Meese Records Show Big Profits, But None From Wedtech

Posted: July 07, 1987

WASHINGTON — Attorney General Edwin Meese 3d, facing a criminal investigation in the Wedtech scandal, yesterday released extensive financial information showing that although he made substantial profits on securities investments since 1985, none of them were in Wedtech Corp.

According to the documents, Meese made his money in a succession of 23 quick trades, with stocks purchased and sold on the same day.

The trades were handled by W. Franklyn Chinn, a California financial consultant who, until February, was a director of Wedtech, a bankrupt New York military contractor.

The documents show that Meese made profits of $14,392 in 1985 and $11,812 in 1986. In 1987, Meese earned $12,571 on one stock investment.

Meese is the subject of a criminal investigation by an independent counsel probing whether high-level Reagan administration officials and former officials benefited financially in exchange for helping Wedtech secure more than $200 million in Army and Navy contracts between 1981 and 1986.

Meese has said that while he was White House counsel he interceded for Wedtech at the request of E. Robert Wallach, a friend and a paid consultant to Wedtech.

In 1985, when Meese became attorney general, Wallach introduced Meese to Chinn, who established a trust for the new attorney general and his wife, Ursula, in the form of a partnership.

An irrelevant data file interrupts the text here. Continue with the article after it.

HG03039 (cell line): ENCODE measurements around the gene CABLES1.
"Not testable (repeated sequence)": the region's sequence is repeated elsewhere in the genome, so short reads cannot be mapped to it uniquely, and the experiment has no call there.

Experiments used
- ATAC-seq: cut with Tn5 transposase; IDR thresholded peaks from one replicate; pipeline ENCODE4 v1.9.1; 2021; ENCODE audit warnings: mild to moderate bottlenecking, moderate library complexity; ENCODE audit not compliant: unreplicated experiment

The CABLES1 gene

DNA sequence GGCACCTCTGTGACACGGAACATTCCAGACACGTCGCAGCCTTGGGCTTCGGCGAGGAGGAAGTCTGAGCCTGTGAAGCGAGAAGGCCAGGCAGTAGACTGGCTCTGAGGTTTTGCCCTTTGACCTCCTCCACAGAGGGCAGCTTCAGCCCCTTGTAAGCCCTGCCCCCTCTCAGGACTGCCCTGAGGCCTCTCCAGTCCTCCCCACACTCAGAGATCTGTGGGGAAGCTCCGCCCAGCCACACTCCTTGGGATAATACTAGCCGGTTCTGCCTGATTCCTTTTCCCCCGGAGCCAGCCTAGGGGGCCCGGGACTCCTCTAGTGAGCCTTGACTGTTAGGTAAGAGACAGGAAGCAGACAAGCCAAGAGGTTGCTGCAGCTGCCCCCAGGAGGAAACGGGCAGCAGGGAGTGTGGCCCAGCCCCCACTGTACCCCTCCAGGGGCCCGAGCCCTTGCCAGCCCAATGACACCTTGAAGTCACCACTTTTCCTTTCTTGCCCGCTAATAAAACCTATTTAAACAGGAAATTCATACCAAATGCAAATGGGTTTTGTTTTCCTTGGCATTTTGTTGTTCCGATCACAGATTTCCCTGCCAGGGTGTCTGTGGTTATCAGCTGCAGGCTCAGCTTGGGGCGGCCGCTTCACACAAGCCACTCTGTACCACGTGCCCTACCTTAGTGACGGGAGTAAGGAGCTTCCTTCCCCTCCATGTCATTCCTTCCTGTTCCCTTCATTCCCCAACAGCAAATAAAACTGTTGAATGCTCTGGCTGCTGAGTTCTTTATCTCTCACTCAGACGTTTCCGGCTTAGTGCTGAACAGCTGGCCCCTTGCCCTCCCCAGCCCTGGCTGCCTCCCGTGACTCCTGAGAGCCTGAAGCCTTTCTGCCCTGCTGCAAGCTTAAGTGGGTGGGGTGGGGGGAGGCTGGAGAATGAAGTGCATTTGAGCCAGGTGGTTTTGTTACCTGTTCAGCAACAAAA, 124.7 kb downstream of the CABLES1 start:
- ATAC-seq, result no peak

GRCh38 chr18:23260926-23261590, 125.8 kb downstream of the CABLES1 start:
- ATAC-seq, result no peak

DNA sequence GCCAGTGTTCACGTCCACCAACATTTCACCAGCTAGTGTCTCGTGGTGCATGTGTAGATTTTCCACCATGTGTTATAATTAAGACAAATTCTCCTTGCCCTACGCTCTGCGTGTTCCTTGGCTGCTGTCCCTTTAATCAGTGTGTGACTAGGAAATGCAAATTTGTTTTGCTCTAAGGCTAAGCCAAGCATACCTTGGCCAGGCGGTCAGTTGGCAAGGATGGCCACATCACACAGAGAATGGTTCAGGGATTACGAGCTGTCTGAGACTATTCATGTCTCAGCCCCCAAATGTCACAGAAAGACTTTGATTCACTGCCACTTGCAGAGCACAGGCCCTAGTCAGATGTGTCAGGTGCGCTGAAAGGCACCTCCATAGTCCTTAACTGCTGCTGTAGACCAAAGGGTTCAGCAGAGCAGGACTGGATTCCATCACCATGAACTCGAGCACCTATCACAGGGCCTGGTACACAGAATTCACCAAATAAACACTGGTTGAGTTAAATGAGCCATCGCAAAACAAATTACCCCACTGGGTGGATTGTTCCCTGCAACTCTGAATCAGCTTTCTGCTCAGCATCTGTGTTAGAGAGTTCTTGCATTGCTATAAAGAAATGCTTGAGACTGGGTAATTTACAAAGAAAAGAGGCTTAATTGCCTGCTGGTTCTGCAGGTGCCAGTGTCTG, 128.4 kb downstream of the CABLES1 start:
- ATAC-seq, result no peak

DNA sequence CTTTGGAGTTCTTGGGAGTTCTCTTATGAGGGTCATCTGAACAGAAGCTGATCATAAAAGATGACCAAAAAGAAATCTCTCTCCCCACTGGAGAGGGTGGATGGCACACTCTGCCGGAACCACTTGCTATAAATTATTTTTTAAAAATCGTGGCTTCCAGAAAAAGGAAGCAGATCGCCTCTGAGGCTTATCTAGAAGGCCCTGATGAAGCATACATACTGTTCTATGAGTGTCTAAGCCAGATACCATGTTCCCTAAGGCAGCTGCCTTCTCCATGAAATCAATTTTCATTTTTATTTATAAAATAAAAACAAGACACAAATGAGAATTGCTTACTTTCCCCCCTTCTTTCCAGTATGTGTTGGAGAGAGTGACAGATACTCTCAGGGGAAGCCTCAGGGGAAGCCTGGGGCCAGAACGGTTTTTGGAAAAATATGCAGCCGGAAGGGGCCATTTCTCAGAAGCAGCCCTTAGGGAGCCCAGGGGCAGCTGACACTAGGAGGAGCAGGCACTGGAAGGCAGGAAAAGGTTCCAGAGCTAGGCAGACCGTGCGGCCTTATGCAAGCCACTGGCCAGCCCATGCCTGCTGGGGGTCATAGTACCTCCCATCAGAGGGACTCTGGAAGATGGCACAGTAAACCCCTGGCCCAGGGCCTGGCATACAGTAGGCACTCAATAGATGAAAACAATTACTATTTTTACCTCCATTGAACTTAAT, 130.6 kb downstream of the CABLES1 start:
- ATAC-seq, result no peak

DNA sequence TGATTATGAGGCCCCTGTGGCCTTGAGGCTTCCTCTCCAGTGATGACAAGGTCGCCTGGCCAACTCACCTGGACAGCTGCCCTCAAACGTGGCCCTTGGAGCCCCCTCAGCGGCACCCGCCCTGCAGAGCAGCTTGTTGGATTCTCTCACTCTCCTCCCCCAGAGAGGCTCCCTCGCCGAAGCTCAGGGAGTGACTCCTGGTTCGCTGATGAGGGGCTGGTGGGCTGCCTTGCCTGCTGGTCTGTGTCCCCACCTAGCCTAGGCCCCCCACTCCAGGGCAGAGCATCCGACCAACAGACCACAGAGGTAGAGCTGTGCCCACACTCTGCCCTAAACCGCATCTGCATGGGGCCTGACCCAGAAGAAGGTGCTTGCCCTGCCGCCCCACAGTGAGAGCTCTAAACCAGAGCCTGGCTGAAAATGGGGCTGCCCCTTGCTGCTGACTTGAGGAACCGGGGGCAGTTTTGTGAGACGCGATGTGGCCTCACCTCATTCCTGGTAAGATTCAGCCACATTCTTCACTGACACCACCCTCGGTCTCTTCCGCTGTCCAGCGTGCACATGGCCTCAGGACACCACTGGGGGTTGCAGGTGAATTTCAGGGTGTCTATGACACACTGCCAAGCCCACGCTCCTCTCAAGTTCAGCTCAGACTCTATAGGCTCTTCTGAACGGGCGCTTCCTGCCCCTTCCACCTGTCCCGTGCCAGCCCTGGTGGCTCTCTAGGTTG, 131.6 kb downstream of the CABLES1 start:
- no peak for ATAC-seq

Chinn was working for Wedetch as a consultant in 1985 and later became a director.

Chinn is a subject of a criminal investigation concerning Wedtech.

For several months, Meese was increasingly pressured by members of Congress to detail his investments with Chinn.

Last week, the Office of Government Ethics said in a letter to Congress that it had not approved Meese's partnership with Chinn.

In the report released yesterday, Meese's lawyers sharply criticized the ethics office, saying it never questioned the partnership during discussions with Meese, choosing instead to complain to Congress.

The report said that ethics office's letter raised subsequent questions in the media about Meese's investments.

The report said Meese placed his family's liquid assets - approximately $60,000 - in the blind trust with Chinn to avoid "any actual or apparent conflict of interest" while serving as attorney general.

"The history of these efforts demonstrates that Mr. Meese was acting lawfully and properly at every stage of the events relating to this investment," the report said.

The report said that due to the nature of the agreement between the Meeses and Chinn, Meese did not know where or how his money was invested.

"Mr. Chinn's investment strategy was to buy stocks in the morning and sell them in the afternoon," the report said. "Usually this produced a profit, although at times there were losses."

Due to this quick movement of money, the Meeses' money was invested only for 19 of the 760 days the partnership existed, according to the report.

For the remainder of the time, the money was held at the Imperial Trust Company in San Francisco and at an account at the Bear Stearns investment house.

Meese ended the partnership agreement on June 30 "in light of the publicity surrounding the Wedtech investigation, and Mr. Chinn's identification as a possible subject of that investigation," the report said.

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